Effects of immunosuppression on immune response to pneumococcal vaccine in inflammatory bowel disease: A prospective study

Gionata Fiorino, Laurent Peyrin-Biroulet, Patrizia Naccarato, Hajnalka Szabò, Orsola R. Sociale, Stefania Vetrano, Walter Fries, Alessandro Montanelli, Alessandro Repici, Alberto Malesci, Silvio Danese

Research output: Contribution to journalArticle


Background: Since immunomodulators and antitumor necrosis factor (TNF) agents are increasingly used to treat inflammatory bowel disease (IBD), it is recommended to administer antipneumococcal vaccination to prevent opportunistic pneumonia. There is some evidence that concomitant immunosuppression may impair the immune response to vaccination. We aimed to evaluate the response rates to pneumococcal vaccination in four different treatment groups (mesalamine, azathioprine, infliximab, infliximab plus azathioprine). Methods: In all, 96 patients with IBD (54 with Crohn's disease; 42 with ulcerative colitis) were administered a 23-valent polysaccharide pneumococcal vaccine (PSV-23). The levels of antipneumococcal antibodies were measured prior to and at least 3 weeks after vaccination. Response rates and risk factors for impaired immunosuppression were investigated. Patients on mesalamine were used as a control group. Results: Patients administered infliximab or the combination immunosuppressive therapy had significantly lower response rates to vaccination (57.6% and 62.5%, respectively) compared with the group on mesalamine (88.6%; P <0.05 for both comparisons). Azathioprine alone did not influence the response rate to vaccination (78.9%; P = 0.43 vs. mesalamine group). Mean antibody titers after vaccination were significantly lower in patients under infliximab or combined immunosuppression than controls (P <0.05). Immunosuppression with infliximab or combination therapy significantly decreased the likelihood of responding to vaccination (odds ratio [OR] = 0.17, 95% confidence interval [CI] 0.04-0.64, P = 0.009, and OR = 0.21, 95% CI 0.05-0.91, P = 0.038, respectively). Pneumococcal vaccination was generally safe and well tolerated. Conclusions: Anti-TNF therapy alone or in combination with azathioprine impairs the response to pneumococcal vaccination in patients with IBD. All patients with IBD should therefore be vaccinated before starting anti-TNF therapy.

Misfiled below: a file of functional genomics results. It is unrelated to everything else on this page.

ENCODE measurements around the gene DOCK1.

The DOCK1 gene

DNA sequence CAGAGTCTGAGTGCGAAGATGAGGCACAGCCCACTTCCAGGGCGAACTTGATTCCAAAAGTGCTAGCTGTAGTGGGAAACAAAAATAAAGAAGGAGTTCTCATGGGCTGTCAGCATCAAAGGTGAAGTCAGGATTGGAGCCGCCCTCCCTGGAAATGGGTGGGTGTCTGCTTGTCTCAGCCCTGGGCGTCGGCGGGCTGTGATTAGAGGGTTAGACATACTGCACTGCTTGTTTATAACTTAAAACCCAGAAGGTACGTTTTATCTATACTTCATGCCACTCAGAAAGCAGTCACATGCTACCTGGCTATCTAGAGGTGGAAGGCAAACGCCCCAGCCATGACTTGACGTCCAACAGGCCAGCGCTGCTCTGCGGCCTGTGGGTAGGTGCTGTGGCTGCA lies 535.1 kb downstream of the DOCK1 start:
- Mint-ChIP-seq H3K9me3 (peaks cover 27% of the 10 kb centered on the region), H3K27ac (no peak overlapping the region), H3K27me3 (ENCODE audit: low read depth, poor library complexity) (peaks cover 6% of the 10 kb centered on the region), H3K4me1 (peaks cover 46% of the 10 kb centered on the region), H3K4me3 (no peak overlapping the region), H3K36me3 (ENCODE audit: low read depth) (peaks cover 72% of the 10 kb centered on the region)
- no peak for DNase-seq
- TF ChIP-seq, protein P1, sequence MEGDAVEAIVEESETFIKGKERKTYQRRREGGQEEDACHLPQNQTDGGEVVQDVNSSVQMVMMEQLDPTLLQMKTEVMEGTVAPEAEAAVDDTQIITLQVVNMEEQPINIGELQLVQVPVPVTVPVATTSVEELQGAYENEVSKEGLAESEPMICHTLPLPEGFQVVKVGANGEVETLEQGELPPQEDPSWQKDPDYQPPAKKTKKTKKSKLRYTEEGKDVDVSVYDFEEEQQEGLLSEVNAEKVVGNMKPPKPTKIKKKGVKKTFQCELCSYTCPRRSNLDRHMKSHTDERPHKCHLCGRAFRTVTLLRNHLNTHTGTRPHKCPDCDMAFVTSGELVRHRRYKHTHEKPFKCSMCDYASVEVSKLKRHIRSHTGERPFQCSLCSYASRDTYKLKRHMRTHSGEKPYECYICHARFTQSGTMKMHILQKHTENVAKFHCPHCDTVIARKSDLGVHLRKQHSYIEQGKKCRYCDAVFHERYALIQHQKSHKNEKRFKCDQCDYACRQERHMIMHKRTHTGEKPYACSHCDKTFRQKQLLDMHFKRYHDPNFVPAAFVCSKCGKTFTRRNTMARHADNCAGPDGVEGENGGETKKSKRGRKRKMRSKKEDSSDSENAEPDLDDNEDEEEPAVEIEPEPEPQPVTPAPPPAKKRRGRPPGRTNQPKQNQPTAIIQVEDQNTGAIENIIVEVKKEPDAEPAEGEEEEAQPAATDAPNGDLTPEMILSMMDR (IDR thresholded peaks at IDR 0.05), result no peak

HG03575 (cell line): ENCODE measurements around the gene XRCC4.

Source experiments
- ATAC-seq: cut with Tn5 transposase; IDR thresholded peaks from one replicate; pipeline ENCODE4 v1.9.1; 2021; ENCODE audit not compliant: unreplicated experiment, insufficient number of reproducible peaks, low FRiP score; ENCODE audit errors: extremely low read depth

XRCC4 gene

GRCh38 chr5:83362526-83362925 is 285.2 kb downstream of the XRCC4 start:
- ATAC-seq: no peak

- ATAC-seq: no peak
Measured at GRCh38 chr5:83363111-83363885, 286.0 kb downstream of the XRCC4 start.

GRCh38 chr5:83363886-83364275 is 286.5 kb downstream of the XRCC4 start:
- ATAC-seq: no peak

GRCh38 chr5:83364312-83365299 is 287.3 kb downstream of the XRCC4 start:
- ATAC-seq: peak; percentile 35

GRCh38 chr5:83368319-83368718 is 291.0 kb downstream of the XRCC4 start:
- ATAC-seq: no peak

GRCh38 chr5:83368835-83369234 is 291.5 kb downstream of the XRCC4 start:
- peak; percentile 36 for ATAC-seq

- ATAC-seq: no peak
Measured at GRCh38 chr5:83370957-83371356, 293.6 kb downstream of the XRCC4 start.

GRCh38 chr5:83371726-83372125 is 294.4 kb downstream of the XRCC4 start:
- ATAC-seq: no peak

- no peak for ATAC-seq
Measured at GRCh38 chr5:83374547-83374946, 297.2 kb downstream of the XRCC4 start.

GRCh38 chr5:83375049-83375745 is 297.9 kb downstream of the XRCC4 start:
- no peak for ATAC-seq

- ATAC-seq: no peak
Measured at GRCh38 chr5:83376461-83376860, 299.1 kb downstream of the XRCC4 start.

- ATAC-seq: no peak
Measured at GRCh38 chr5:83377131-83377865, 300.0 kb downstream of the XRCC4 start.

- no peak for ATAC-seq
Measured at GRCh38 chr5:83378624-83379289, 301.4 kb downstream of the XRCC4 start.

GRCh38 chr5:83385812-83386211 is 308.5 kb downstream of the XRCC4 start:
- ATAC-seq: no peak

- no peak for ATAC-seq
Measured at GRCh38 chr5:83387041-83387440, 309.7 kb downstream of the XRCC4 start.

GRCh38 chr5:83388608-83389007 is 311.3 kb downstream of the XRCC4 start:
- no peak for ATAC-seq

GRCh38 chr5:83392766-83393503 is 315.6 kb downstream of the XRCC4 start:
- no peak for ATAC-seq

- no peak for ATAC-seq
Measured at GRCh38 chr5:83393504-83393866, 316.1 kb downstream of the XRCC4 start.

Original languageEnglish
Pages (from-to)1042-1047
Number of pages6
JournalInflammatory Bowel Diseases
Issue number6
Publication statusPublished - Jun 2012


  • Crohn's disease
  • inflammatory bowel disease
  • pneumococcal
  • ulcerative colitis
  • vaccination

ASJC Scopus subject areas

  • Gastroenterology
  • Immunology and Allergy

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